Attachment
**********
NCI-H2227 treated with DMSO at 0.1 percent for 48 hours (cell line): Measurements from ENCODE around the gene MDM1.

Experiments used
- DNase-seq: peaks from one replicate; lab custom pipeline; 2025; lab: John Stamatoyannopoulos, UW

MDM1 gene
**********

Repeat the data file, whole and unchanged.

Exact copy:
NCI-H2227 treated with DMSO at 0.1 percent for 48 hours (cell line): Measurements from ENCODE around the gene MDM1.

Experiments used
- DNase-seq: peaks from one replicate; lab custom pipeline; 2025; lab: John Stamatoyannopoulos, UW

MDM1 gene